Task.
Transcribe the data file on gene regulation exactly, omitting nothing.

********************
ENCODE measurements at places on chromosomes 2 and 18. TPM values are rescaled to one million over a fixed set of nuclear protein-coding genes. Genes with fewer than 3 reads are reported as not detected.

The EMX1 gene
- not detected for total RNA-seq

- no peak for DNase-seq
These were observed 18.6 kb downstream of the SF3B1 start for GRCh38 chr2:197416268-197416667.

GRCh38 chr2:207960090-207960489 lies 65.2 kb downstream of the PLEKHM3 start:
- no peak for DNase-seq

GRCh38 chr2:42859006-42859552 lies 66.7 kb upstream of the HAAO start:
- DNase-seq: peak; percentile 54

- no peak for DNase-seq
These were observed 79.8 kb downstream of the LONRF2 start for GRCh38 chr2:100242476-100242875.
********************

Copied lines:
ENCODE measurements at places on chromosomes 2 and 18. TPM values are rescaled to one million over a fixed set of nuclear protein-coding genes. Genes with fewer than 3 reads are reported as not detected.

The EMX1 gene
- not detected for total RNA-seq

- no peak for DNase-seq
These were observed 18.6 kb downstream of the SF3B1 start for GRCh38 chr2:197416268-197416667.

GRCh38 chr2:207960090-207960489 lies 65.2 kb downstream of the PLEKHM3 start:
- no peak for DNase-seq

GRCh38 chr2:42859006-42859552 lies 66.7 kb upstream of the HAAO start:
- DNase-seq: peak; percentile 54

- no peak for DNase-seq
These were observed 79.8 kb downstream of the LONRF2 start for GRCh38 chr2:100242476-100242875.